EDITORíS DESK: West Kiowa: Neighbors deserve better
Our lead story this issue prompts a few development-related city-policy questions.
Should developers be allowed to cut into Garden of the Gods-type formations? Perhaps like many citizens, I had always assumed they couldn't be touched. The city policy on the 3325 W. Kiowa Street infill project - to allow cutting below grade - only makes sense if you know that grade will always be the same. What if one day, because of wind or storm, more of the rock by that project gets exposed? Before, that would have been a good thing, but after this it will be an embarrassment.
Should the city continue using clearly outdated plat maps? By doing so on West Kiowa, city staff set in motion a labored series of events that, in retrospect, appear to resemble the classic case of trying to fit a square peg in a round hole. The idea was to preserve property rights, but shouldn't there be an option where reasonable people can agree that a new plan would be more expedient and better for the land?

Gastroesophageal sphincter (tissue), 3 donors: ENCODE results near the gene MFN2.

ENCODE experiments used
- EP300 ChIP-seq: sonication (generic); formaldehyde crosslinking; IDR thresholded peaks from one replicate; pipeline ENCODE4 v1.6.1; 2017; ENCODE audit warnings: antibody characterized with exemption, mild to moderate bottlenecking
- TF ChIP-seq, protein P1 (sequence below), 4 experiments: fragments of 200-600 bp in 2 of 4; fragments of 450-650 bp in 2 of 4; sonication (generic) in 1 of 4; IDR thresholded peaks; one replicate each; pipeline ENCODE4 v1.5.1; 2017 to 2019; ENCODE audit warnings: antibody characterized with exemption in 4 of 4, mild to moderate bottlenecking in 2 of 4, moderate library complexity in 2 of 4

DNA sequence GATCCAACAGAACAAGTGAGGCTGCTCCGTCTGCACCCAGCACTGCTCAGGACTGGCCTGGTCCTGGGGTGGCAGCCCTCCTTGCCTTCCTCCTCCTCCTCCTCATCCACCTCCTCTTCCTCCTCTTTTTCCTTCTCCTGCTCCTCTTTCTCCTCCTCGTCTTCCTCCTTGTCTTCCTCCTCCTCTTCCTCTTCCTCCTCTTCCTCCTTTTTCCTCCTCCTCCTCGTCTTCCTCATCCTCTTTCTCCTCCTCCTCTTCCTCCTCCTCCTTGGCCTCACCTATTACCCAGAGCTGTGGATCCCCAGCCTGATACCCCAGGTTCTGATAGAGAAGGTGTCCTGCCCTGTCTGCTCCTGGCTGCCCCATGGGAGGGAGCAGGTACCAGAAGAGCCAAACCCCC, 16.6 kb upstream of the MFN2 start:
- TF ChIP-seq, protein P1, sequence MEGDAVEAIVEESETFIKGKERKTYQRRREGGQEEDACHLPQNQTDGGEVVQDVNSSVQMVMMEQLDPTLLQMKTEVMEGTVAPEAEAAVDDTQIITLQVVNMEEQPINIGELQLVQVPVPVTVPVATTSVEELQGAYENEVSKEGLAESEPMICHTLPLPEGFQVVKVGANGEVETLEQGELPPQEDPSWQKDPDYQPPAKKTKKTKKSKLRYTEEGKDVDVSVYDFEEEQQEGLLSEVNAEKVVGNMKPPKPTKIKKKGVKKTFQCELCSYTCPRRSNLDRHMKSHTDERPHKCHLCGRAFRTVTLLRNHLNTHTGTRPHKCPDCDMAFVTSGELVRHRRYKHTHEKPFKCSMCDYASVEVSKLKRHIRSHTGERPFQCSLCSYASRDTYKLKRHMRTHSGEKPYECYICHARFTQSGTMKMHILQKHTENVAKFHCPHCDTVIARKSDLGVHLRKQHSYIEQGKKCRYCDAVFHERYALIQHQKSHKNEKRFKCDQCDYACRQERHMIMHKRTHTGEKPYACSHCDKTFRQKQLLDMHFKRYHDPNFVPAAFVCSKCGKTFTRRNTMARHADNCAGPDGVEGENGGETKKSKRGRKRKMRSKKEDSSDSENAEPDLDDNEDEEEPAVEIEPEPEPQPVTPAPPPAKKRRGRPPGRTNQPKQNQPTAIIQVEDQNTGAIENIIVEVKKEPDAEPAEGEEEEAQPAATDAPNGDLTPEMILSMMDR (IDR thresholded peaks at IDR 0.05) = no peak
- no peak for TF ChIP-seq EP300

Should there be more consistency in requiring neighborhood meetings for projects? I have seen the city require a developer to have a neighborhood meeting for something as seemingly trivial as a lot split. Yet for West Kiowa - in which some neighbors' lands were/are in actual jeopardy - no meetings were called because the plat had been "previously approved." This has helped lead to several outcomes, all of which are bad: poor communication, hard feelings and a sense of non- participation in the neighborhood, a few wild rumors, and city staff decision-making that has been influenced mainly by the developer.
The neighborhood plans to take its case to City Council next week. Hoepfully, in attempting to help the residents, council members will consider the above policy questions so that the unpleasant situation of West Kiowa will not be repeated.